Injection

The EJB 3.0 spec allows different types of injections such as dependency injection and simple environment entry injections. We will discuss how the EJB3 cartridge handles these injections differently.

Dependency Injection

To inject dependencies using the EJB3 cartridge, simply model a dependency from the source class to the injected target class where each class has a suitable stereotype associated with it.

You can inject a session bean instance into a session or a message-driven bean by drawing a dependency from the source session bean to the target session or message-driven bean. The source bean will include the @EJB annotation on the declared field. Upon creation of the source bean instance, the EJB container will set the instance of the injected destination bean using the JNDI name of the referenced EJB.

The injected session bean instance name is simply the name of the target session bean with lower case first character.

The EJB 3.0 spec allows resource injections using the @Resource annotation and the EJB3 cartridge uses this feature in a few ways.

Firstly, all session beans automatically inject the SessionContext using the @Resource annotation into the instance context using a protected visibility. You can then use this SessionContext in the session bean implementation.

If a session bean is marked for bean managed transaction demarcation by modeling the andromda_ejb_transaction_management tagged value set to BEAN, then the EJB3 cartridge will automatically inject an instance of UserTransaction into the variable userTrans using a protected visibility. You can then use this UserTransaction instance in the session bean implementation.

The EJB3 cartridge will also use the @Resource annotation to setup an instance of the appropriate ConnectionFactory and Destination objects for sending messages to JMS queues/topics where you have servicing message-driven beans. By modeling a dependency from the source session bean to the target message-driven bean, be it a MDB servicing a Topic or Queue, all the necessary injections are generated. You can find an example in the message-driven howto.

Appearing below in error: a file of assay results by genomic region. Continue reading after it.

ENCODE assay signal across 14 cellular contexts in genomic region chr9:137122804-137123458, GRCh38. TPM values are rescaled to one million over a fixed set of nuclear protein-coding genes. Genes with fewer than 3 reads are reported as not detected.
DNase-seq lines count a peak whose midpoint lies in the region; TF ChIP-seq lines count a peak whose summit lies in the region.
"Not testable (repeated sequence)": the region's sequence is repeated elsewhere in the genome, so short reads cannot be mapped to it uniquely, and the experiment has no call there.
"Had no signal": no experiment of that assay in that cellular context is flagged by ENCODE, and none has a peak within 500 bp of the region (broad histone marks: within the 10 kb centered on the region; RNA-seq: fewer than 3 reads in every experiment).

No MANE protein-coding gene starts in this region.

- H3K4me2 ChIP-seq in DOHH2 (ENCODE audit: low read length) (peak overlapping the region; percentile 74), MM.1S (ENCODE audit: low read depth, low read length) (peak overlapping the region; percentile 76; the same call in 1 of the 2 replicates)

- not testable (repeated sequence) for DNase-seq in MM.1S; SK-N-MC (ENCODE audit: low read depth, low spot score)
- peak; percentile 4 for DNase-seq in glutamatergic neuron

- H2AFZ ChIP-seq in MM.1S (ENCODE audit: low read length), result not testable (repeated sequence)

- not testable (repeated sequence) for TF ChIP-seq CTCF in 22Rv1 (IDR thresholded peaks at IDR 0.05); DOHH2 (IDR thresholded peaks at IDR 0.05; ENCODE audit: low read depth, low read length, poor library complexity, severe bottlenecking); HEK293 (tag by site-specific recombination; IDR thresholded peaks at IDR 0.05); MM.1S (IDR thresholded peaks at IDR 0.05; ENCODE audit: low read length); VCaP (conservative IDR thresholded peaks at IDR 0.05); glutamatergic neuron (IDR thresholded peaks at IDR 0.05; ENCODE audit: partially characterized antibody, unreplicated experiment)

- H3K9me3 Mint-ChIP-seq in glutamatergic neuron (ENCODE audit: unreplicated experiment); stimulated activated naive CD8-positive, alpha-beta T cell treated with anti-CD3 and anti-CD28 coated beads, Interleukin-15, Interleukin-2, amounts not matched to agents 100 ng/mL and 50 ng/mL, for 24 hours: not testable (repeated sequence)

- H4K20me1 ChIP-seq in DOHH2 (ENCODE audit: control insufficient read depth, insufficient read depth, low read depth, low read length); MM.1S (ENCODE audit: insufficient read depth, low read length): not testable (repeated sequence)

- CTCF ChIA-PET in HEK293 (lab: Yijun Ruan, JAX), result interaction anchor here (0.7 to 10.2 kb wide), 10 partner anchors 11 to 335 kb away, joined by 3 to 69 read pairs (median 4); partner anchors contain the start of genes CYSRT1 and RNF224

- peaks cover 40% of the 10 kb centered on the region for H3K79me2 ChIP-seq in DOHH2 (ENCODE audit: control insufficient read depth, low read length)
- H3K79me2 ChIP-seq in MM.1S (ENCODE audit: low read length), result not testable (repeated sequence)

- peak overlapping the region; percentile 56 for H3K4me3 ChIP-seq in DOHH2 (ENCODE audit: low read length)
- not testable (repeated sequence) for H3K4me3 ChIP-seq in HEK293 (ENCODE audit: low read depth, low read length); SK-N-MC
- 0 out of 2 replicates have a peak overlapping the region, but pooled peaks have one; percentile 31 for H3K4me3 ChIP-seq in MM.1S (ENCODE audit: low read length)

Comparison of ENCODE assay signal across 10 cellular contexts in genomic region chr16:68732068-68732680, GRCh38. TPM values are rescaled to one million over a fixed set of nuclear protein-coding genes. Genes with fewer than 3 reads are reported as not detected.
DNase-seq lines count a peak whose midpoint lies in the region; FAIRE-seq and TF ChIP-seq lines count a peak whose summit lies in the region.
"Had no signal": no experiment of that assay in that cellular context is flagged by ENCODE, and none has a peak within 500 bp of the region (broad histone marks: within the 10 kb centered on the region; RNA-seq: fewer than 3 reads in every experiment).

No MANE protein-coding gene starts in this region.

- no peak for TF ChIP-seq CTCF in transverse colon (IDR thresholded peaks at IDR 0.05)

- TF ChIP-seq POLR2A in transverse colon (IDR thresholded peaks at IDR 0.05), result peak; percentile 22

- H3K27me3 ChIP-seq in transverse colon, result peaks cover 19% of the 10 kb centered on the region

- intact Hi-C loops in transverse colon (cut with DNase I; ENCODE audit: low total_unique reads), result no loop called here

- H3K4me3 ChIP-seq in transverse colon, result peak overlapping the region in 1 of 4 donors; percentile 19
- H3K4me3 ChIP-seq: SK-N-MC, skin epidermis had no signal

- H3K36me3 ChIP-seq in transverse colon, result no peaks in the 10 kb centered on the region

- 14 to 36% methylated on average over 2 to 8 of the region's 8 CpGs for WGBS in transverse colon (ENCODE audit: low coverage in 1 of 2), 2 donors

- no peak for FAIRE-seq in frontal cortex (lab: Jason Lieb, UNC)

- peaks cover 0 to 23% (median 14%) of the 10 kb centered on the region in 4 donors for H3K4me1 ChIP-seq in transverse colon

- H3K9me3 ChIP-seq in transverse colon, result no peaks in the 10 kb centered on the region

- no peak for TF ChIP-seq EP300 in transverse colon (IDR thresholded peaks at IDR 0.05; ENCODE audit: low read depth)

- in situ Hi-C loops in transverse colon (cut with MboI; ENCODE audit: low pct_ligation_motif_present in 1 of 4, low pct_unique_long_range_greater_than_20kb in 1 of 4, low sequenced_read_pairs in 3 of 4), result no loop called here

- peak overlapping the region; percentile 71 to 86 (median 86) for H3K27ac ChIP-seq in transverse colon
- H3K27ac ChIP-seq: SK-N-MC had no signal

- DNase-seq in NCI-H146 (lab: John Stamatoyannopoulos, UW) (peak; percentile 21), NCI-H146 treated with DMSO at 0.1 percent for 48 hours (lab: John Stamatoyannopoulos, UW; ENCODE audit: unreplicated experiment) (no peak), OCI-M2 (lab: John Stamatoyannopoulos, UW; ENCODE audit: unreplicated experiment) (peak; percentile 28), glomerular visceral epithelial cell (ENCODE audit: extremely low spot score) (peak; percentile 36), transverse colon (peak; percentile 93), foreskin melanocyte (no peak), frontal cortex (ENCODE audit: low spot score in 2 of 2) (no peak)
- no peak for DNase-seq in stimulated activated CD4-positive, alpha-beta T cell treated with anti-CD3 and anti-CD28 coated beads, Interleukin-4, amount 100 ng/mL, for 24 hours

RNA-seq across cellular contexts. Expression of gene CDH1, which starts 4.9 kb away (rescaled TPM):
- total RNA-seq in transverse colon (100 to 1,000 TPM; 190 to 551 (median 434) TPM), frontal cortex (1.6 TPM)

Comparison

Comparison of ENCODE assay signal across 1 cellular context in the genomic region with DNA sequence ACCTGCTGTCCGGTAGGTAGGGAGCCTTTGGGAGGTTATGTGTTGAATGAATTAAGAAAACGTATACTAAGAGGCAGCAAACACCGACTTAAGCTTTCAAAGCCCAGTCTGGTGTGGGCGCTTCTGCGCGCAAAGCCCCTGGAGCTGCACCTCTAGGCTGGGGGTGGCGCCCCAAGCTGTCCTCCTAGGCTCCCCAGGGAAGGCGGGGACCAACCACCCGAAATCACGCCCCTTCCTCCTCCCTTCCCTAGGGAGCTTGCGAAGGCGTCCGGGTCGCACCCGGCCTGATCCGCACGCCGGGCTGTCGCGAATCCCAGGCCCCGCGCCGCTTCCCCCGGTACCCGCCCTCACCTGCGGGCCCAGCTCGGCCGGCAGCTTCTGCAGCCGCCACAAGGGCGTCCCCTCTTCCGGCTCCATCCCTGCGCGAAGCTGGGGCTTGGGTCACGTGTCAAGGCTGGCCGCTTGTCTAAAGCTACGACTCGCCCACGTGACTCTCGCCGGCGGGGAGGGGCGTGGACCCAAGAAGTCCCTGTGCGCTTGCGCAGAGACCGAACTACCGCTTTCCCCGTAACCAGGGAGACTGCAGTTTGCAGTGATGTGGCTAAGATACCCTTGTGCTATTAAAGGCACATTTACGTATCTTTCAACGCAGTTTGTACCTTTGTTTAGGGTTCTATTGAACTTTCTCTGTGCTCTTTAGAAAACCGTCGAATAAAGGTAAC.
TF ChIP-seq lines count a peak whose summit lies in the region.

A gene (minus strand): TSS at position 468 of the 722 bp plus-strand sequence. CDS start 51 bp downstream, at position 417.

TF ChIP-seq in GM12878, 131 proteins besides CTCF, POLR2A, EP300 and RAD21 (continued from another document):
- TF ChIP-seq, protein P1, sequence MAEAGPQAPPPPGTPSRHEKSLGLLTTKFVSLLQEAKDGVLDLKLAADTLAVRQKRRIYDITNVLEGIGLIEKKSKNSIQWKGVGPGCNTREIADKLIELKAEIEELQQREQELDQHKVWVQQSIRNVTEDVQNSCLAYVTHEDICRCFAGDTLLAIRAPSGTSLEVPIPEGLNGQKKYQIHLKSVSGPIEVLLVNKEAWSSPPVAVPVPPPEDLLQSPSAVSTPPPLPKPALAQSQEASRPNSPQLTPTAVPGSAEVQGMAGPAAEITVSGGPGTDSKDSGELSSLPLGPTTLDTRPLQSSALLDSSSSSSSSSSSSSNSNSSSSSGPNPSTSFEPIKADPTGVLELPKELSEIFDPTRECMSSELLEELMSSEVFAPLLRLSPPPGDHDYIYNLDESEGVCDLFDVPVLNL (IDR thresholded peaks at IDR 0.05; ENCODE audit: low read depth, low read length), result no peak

Simple Environment Entry Injection

Setting up an environment entry configuration parameter is very simple using the EJB3 cartridge. The environment entry value may have one of the following Java types:

  • String
  • Character
  • Integer
  • Boolean
  • Double
  • Byte
  • Short
  • Long
  • Float

To inject an environment entry resource value, model a service or message-driven bean attribute with classifier scope and set the attribute stereotype to <<EnvEntry>>. The environment entries will be defined in the session or message-driven bean class and configured in the ejb-jar.xml deployment descriptor. You must define a default value for these attributes in the model.

The following example illustrates how you can inject environment entries into session beans.

  • Auto-generated source that does not need manual editing
  • Auto-generated source that should be edited manually
  • File that is affected by the modifications applied in this section
  • CarEmbeddable.java
  • Car.java
  • CarType.java
  • CarDao.java
  • CarDaoBase.java
  • CarDaoImpl.java
  • CarDaoException.java
  • Person.java
  • PersonEmbeddable.java
  • PersonDao.java
  • PersonDaoBase.java
  • PersonDaoImpl.java
  • PersonDaoException.java
  • RentalServiceBean.java
  • RentalServiceRemote.java
  • ServiceDelegateBase.java
  • RentalServiceDelegate.java
  • RentalServiceBase.java
  • RentalServiceException.java
  • ejb-jar.xml
  • jboss.xml

The two important files to look at are RentalServiceBean.java and ejb-jar.xml. The RentalServiceBean.java injects the resource using the @Resource annotation and specifies the name property corresponding to the env-entry-name in ejb-jar.xml for the environment entry.

Notice here that the Person entity has 2 lifecycle callbacks. We have modeled then using stereotypes on instance scoped operations. Click on lifecycle callbacks to find out more.

Next

To find out how service delegates work, click here.